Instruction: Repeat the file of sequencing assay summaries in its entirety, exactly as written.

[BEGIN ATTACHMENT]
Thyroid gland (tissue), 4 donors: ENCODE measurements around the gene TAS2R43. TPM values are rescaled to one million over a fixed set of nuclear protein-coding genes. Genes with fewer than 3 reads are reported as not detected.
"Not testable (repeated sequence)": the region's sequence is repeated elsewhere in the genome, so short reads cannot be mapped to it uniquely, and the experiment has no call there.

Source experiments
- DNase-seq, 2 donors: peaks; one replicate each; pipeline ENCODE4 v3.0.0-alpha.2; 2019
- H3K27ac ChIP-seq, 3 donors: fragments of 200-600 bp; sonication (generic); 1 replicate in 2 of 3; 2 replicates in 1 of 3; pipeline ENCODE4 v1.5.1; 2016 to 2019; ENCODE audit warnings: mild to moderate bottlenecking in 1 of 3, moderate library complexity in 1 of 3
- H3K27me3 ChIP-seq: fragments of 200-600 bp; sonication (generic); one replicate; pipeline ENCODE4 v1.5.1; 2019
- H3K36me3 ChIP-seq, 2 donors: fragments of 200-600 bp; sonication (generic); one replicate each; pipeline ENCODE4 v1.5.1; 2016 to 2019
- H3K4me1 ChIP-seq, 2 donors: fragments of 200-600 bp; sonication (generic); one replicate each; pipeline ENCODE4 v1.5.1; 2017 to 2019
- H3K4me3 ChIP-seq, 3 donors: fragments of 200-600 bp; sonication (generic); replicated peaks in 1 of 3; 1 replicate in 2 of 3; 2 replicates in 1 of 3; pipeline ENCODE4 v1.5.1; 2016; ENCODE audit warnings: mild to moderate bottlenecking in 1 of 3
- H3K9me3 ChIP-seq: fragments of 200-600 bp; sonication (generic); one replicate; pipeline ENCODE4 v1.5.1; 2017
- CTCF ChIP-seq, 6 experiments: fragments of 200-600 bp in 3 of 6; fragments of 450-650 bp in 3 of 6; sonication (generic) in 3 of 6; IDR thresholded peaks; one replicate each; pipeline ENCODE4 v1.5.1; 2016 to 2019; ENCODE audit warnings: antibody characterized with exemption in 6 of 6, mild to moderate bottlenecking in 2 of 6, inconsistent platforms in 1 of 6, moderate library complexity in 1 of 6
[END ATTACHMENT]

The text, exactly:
Thyroid gland (tissue), 4 donors: ENCODE measurements around the gene TAS2R43. TPM values are rescaled to one million over a fixed set of nuclear protein-coding genes. Genes with fewer than 3 reads are reported as not detected.
"Not testable (repeated sequence)": the region's sequence is repeated elsewhere in the genome, so short reads cannot be mapped to it uniquely, and the experiment has no call there.

Source experiments
- DNase-seq, 2 donors: peaks; one replicate each; pipeline ENCODE4 v3.0.0-alpha.2; 2019
- H3K27ac ChIP-seq, 3 donors: fragments of 200-600 bp; sonication (generic); 1 replicate in 2 of 3; 2 replicates in 1 of 3; pipeline ENCODE4 v1.5.1; 2016 to 2019; ENCODE audit warnings: mild to moderate bottlenecking in 1 of 3, moderate library complexity in 1 of 3
- H3K27me3 ChIP-seq: fragments of 200-600 bp; sonication (generic); one replicate; pipeline ENCODE4 v1.5.1; 2019
- H3K36me3 ChIP-seq, 2 donors: fragments of 200-600 bp; sonication (generic); one replicate each; pipeline ENCODE4 v1.5.1; 2016 to 2019
- H3K4me1 ChIP-seq, 2 donors: fragments of 200-600 bp; sonication (generic); one replicate each; pipeline ENCODE4 v1.5.1; 2017 to 2019
- H3K4me3 ChIP-seq, 3 donors: fragments of 200-600 bp; sonication (generic); replicated peaks in 1 of 3; 1 replicate in 2 of 3; 2 replicates in 1 of 3; pipeline ENCODE4 v1.5.1; 2016; ENCODE audit warnings: mild to moderate bottlenecking in 1 of 3
- H3K9me3 ChIP-seq: fragments of 200-600 bp; sonication (generic); one replicate; pipeline ENCODE4 v1.5.1; 2017
- CTCF ChIP-seq, 6 experiments: fragments of 200-600 bp in 3 of 6; fragments of 450-650 bp in 3 of 6; sonication (generic) in 3 of 6; IDR thresholded peaks; one replicate each; pipeline ENCODE4 v1.5.1; 2016 to 2019; ENCODE audit warnings: antibody characterized with exemption in 6 of 6, mild to moderate bottlenecking in 2 of 6, inconsistent platforms in 1 of 6, moderate library complexity in 1 of 6